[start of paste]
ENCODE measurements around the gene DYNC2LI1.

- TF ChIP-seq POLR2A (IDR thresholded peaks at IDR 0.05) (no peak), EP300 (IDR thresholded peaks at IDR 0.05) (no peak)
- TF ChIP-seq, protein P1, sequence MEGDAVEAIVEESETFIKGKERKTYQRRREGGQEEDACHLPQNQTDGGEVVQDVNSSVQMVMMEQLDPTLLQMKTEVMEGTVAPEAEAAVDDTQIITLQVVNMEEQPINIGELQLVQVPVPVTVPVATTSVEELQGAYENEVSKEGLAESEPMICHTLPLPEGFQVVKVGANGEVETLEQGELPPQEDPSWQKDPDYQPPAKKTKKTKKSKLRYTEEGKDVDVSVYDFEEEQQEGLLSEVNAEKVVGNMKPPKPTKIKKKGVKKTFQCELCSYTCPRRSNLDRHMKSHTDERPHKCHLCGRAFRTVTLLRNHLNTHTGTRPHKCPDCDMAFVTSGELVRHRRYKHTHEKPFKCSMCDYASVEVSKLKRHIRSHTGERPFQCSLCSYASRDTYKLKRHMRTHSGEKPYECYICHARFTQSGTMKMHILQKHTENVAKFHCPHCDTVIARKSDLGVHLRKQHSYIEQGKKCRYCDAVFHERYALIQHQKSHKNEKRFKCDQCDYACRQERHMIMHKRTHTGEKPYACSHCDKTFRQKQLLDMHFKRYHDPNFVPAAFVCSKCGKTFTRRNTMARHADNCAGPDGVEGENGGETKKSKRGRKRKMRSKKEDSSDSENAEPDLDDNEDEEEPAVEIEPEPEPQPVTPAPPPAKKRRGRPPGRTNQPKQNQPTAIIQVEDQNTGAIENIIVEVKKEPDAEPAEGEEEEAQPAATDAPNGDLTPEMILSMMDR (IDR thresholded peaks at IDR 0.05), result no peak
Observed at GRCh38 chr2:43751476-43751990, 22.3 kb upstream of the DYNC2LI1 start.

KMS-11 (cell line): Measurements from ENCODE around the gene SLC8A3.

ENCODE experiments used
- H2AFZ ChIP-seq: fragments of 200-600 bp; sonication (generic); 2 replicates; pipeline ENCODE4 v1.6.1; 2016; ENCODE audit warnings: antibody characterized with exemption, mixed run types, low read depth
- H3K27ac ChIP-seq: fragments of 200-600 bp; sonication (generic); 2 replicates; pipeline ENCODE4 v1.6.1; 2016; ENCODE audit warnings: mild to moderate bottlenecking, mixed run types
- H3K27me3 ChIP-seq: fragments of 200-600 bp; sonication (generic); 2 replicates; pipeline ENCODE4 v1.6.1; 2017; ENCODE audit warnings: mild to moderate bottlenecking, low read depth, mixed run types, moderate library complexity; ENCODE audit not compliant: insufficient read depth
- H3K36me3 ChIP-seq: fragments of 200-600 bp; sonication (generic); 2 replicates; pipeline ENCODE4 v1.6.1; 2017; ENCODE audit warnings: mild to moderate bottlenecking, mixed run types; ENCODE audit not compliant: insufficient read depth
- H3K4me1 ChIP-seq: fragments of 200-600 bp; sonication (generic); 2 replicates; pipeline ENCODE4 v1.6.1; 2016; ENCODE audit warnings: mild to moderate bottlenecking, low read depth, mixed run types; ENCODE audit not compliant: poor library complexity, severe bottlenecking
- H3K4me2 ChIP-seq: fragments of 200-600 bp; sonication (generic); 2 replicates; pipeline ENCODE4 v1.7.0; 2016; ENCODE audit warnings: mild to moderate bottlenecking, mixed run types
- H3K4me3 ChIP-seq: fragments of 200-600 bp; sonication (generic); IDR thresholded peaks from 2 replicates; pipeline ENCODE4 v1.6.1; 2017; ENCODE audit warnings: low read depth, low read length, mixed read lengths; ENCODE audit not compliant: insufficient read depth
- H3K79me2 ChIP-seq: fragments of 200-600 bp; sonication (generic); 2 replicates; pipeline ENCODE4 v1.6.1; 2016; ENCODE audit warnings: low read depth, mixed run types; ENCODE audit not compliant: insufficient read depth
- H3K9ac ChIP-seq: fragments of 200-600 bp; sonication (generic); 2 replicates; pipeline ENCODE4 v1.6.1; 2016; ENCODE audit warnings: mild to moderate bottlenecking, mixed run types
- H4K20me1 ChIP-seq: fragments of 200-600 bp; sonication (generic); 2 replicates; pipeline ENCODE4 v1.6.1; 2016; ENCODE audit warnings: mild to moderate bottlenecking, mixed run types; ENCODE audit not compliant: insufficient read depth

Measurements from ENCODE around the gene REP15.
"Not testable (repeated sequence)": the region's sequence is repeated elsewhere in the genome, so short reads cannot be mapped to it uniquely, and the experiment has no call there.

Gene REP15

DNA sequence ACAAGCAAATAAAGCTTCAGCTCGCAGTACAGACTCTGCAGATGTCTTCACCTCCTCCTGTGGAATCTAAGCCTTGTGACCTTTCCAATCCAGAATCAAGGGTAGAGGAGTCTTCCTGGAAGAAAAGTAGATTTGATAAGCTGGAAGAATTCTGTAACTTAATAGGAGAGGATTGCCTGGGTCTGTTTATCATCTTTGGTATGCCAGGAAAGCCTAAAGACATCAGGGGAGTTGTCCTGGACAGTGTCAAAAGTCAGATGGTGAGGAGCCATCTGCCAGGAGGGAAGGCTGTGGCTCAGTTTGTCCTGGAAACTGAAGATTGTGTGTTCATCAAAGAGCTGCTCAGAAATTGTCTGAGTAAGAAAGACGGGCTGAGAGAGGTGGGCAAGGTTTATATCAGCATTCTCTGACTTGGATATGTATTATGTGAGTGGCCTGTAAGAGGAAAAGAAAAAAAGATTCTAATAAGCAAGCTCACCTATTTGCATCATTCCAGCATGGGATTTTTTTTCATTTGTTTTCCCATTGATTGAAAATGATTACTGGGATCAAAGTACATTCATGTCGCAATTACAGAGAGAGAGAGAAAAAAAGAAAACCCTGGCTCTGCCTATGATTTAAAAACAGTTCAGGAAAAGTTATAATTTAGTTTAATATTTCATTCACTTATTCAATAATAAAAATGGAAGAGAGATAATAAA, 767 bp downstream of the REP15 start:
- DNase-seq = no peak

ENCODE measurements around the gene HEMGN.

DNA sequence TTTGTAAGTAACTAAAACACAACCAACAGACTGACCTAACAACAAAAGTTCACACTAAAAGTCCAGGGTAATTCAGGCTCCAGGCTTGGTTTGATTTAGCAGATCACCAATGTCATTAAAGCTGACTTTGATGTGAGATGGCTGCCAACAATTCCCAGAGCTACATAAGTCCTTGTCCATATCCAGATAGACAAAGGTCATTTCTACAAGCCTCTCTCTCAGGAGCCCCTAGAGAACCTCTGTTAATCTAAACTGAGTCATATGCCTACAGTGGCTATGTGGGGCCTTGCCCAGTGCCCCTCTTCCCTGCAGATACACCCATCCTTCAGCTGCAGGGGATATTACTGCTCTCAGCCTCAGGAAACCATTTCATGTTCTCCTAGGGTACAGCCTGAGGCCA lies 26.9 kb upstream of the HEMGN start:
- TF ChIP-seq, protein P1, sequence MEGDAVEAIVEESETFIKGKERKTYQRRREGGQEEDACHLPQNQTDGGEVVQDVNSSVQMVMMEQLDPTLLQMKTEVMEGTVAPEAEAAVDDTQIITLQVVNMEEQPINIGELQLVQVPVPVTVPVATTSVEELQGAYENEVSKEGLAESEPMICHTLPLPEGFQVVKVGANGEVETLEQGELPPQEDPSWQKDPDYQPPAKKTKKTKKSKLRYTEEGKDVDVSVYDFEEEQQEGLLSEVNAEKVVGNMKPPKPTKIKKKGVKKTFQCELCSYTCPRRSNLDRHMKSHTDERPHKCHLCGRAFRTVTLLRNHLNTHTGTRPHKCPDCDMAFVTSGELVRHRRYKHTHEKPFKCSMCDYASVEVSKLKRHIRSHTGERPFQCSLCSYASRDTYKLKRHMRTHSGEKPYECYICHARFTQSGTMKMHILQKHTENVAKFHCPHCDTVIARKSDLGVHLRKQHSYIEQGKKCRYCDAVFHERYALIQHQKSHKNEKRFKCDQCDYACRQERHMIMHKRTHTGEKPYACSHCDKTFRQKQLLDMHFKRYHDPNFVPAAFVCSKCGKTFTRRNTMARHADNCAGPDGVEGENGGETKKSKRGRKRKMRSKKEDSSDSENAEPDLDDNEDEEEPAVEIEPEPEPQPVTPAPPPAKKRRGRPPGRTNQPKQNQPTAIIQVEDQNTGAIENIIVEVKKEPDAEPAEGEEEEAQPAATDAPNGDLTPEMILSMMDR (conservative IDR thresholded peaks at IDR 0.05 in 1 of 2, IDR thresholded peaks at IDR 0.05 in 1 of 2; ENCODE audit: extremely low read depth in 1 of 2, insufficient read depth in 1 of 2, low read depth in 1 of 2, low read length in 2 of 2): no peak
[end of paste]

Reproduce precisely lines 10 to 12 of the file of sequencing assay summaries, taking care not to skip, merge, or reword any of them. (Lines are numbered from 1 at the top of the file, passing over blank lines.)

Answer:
- H3K36me3 ChIP-seq: fragments of 200-600 bp; sonication (generic); 2 replicates; pipeline ENCODE4 v1.6.1; 2017; ENCODE audit warnings: mild to moderate bottlenecking, mixed run types; ENCODE audit not compliant: insufficient read depth
- H3K4me1 ChIP-seq: fragments of 200-600 bp; sonication (generic); 2 replicates; pipeline ENCODE4 v1.6.1; 2016; ENCODE audit warnings: mild to moderate bottlenecking, low read depth, mixed run types; ENCODE audit not compliant: poor library complexity, severe bottlenecking
- H3K4me2 ChIP-seq: fragments of 200-600 bp; sonication (generic); 2 replicates; pipeline ENCODE4 v1.7.0; 2016; ENCODE audit warnings: mild to moderate bottlenecking, mixed run types